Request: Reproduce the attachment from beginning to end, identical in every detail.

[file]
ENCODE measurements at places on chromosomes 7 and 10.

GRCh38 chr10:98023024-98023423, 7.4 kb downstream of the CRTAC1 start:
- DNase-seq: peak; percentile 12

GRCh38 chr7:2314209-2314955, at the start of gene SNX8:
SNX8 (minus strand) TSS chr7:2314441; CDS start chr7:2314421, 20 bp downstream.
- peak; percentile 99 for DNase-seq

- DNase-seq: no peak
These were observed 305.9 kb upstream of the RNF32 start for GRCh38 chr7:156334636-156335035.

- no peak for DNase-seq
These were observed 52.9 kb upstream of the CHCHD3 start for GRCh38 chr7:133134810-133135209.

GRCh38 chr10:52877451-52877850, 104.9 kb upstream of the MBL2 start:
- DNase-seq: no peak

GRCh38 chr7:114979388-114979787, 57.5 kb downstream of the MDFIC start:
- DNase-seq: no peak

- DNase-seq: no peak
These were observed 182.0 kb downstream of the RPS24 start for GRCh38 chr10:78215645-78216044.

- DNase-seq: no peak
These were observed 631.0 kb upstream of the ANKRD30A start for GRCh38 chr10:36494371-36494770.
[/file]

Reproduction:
ENCODE measurements at places on chromosomes 7 and 10.

GRCh38 chr10:98023024-98023423, 7.4 kb downstream of the CRTAC1 start:
- DNase-seq: peak; percentile 12

GRCh38 chr7:2314209-2314955, at the start of gene SNX8:
SNX8 (minus strand) TSS chr7:2314441; CDS start chr7:2314421, 20 bp downstream.
- peak; percentile 99 for DNase-seq

- DNase-seq: no peak
These were observed 305.9 kb upstream of the RNF32 start for GRCh38 chr7:156334636-156335035.

- no peak for DNase-seq
These were observed 52.9 kb upstream of the CHCHD3 start for GRCh38 chr7:133134810-133135209.

GRCh38 chr10:52877451-52877850, 104.9 kb upstream of the MBL2 start:
- DNase-seq: no peak

GRCh38 chr7:114979388-114979787, 57.5 kb downstream of the MDFIC start:
- DNase-seq: no peak

- DNase-seq: no peak
These were observed 182.0 kb downstream of the RPS24 start for GRCh38 chr10:78215645-78216044.

- DNase-seq: no peak
These were observed 631.0 kb upstream of the ANKRD30A start for GRCh38 chr10:36494371-36494770.